Autism Spectrum Quotient (AQ) – Take Test Now

Autism Spectrum Quotient (AQ)

The Autism Spectrum Quotient (AQ) is a self-assessment tool designed to measure the degree to which an adult individual exhibits traits associated with Autism Spectrum Disorder (ASD). Developed by Simon Baron-Cohen and his colleagues at the Autism Research Centre at the University of Cambridge, the AQ is widely used in research and clinical settings to screen for autistic traits in adults of average or above-average intelligence.


  • 0-25: Low likelihood of autism spectrum traits. (Individuals scoring in this range typically do not exhibit many behaviors associated with autism.)
  • 26-32: Some autism spectrum traits. (Individuals may display some behaviors commonly seen in autism but not to a degree that suggests a diagnosis. )
  • 33-50: Strong likelihood of autism spectrum traits. (Scores in this range indicate a higher presence of behaviors and preferences associated with autism spectrum conditions. )


The primary purpose of the Autism Spectrum Quotient (AQ) is to assess the level of autistic traits in adults. It is not a diagnostic tool for ASD but rather an indicator that can suggest whether further evaluation by a healthcare professional specializing in autism might be warranted.


The AQ consists of 50 questions, typically presented in a multiple-choice format with four response options per question. The questions cover five domains associated with ASD:

  1. Social skills: Questions related to social interaction, such as enjoyment of parties or difficulty understanding social cues.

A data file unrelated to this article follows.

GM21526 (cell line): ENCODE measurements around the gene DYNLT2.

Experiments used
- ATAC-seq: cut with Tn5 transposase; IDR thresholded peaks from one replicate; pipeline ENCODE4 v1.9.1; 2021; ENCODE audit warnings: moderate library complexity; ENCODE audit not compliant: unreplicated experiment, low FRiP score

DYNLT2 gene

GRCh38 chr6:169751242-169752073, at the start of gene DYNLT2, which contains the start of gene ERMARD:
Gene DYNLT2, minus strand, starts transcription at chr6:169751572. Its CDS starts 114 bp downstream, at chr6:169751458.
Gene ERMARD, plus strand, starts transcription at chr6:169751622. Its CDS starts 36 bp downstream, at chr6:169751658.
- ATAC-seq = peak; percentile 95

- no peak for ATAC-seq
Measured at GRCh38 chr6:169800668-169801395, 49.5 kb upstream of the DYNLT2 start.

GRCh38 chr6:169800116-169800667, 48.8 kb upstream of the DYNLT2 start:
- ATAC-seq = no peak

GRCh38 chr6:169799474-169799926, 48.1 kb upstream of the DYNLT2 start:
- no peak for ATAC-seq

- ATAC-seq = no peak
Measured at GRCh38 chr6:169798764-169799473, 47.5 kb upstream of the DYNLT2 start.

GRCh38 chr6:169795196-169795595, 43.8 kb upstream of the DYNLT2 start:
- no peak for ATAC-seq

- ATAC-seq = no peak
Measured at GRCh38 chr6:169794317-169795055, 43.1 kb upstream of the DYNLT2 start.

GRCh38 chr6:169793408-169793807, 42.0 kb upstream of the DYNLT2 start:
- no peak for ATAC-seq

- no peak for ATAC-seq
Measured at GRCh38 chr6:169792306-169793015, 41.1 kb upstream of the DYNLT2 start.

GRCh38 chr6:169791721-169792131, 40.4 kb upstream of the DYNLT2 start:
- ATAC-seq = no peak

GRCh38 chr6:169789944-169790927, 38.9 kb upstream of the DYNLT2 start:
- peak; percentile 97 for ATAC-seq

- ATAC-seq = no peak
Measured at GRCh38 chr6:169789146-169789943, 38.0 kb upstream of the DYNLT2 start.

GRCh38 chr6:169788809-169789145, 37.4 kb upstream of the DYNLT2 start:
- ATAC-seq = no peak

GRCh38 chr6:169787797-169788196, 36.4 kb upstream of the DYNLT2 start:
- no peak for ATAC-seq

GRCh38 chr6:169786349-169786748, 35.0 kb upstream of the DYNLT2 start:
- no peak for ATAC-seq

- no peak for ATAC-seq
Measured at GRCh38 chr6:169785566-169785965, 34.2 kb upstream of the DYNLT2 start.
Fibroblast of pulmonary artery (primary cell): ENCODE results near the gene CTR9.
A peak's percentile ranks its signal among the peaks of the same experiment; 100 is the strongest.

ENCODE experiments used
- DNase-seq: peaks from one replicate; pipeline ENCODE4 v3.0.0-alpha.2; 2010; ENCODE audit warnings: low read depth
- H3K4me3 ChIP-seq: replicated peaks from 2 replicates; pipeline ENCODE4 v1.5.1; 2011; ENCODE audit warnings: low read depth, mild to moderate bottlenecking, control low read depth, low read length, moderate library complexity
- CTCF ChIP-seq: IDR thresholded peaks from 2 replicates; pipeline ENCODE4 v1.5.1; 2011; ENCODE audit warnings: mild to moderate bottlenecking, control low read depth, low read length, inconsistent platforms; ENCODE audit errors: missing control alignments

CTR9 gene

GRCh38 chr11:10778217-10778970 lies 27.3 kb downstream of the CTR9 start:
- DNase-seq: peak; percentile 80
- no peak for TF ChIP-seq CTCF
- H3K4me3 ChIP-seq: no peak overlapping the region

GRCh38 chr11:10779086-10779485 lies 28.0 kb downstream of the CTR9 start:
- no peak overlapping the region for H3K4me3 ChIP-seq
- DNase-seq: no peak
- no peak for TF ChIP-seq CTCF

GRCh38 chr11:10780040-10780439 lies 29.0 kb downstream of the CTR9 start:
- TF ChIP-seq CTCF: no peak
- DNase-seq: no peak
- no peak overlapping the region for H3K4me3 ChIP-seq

2. Attention to detail: Questions about attention to detail and preference for routines or predictability.
  3. Communication: Questions related to communication style, such as preference for literal language or difficulty understanding jokes.
  4. Imagination: Questions about imaginative thinking and preference for routines or difficulty with change.
  5. Attention switching: Questions about attentional focus and ability to switch attention between tasks or activities.


Each question on the AQ is scored either 0 or 1, depending on whether the characteristic associated with ASD is present or absent. Scores for each domain are totaled, resulting in a maximum possible score of 50. Higher scores indicate a greater number of autistic traits.


  • Typical Adults: In general population samples, typical adults typically score below 20 on the AQ.
  • Higher Scores: Scores above 32 are often considered indicative of a higher likelihood of having clinically significant autistic traits.
  • Clinical Interpretation: While the AQ can suggest the presence of autistic traits, it is not diagnostic. A high score on the AQ may prompt further evaluation by a healthcare professional specializing in autism.


The AQ is widely used in research studies to explore the distribution of autistic traits in different populations, including both neurotypical individuals and those diagnosed with ASD. It has also been used in clinical settings to assist in the initial screening of adults suspected of having ASD.

Criticism and Considerations

  • Self-Report Nature: The AQ relies on self-report, which may introduce bias based on an individual’s self-awareness and willingness to report their own behaviors accurately.
  • Generalization: While the AQ is informative, it does not capture the full complexity of ASD, which can vary widely in its presentation and severity.
  • Cultural and Gender Differences: Some research suggests that cultural factors and gender differences may influence AQ scores, highlighting the need for cautious interpretation across diverse populations.


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